http://structuring.com.au/
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    Lawyer, Mortgage Broker and Tax Advisor (Aust wide) http://propertytaxbook.com.au/

    Profile photo of wilko1wilko1
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    @wilko1
    Join Date: 2010
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    Terry, I guess if this lender was to only lend to unit trusts over discretionary trust. What happens when it's the family trust that owns the units of the unit trust?

    Profile photo of wilko1wilko1
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    @wilko1
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    I guess that would imply that the sole beneficiary ie the family trust gets 100 percent of the income if it owed 100 percent of the units and therefore the family trust would then split up income anyway? Quite strange how they come to these policies.

    Profile photo of TerrywTerryw
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    @terryw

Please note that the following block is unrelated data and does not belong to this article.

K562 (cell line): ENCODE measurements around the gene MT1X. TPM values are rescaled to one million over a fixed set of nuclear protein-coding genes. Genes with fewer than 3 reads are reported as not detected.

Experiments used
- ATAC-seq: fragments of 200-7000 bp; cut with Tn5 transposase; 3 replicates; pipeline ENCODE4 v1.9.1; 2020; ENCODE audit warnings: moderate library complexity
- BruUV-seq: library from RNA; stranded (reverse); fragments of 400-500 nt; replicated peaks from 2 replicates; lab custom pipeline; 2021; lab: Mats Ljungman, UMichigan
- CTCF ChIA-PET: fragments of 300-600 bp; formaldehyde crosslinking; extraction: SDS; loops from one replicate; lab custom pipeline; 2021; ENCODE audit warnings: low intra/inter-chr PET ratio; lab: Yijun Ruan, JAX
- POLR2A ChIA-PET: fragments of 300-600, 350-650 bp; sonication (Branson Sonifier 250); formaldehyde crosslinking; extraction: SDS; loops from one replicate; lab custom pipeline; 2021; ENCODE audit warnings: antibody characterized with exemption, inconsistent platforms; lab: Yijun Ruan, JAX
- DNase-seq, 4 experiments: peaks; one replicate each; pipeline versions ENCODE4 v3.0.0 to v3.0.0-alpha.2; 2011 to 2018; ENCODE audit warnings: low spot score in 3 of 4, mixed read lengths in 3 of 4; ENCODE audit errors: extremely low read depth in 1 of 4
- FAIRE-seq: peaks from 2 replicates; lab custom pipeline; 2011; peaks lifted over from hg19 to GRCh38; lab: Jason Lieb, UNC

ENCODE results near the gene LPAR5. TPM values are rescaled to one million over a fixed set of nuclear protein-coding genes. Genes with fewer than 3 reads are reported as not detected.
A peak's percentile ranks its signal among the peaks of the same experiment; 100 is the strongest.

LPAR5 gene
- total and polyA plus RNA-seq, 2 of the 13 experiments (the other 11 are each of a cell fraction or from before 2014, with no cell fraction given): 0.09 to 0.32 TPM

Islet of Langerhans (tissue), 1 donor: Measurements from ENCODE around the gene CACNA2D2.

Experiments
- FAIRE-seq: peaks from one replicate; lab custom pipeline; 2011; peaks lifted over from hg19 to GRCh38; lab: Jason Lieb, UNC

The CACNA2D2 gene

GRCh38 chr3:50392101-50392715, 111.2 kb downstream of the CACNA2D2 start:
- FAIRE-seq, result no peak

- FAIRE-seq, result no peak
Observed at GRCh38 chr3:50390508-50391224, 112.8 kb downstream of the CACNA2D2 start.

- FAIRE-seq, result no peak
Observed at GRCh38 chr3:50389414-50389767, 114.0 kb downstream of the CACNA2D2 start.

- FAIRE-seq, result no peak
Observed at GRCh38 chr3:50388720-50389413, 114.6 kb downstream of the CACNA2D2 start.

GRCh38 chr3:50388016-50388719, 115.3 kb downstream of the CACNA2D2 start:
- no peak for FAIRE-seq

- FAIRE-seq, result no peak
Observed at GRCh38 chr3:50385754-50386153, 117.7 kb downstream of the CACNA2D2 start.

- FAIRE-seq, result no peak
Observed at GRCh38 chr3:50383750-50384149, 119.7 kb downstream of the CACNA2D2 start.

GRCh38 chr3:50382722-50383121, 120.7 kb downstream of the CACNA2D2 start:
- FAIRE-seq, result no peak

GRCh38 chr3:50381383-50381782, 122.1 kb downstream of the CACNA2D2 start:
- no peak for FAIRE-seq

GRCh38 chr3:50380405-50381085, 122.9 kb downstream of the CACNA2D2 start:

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    wilko1 wrote:
    Terry, I guess if this lender was to only lend to unit trusts over discretionary trust. What happens when it's the family trust that owns the units of the unit trust?

    It depends how deep they dig and who the trustee is of the unit trust. They are not really a lender that would be used anyway and this is an unusual policy.

    Terryw | Structuring Lawyers Pty Ltd / Loan Structuring Pty Ltd
    http://structuring.com.au/
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    Lawyer, Mortgage Broker and Tax Advisor (Aust wide) http://propertytaxbook.com.au/